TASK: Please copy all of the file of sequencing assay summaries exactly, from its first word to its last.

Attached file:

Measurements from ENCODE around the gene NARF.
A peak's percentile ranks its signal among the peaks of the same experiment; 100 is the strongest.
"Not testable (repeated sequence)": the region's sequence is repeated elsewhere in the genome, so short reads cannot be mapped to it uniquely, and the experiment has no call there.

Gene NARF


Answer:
Measurements from ENCODE around the gene NARF.
A peak's percentile ranks its signal among the peaks of the same experiment; 100 is the strongest.
"Not testable (repeated sequence)": the region's sequence is repeated elsewhere in the genome, so short reads cannot be mapped to it uniquely, and the experiment has no call there.

Gene NARF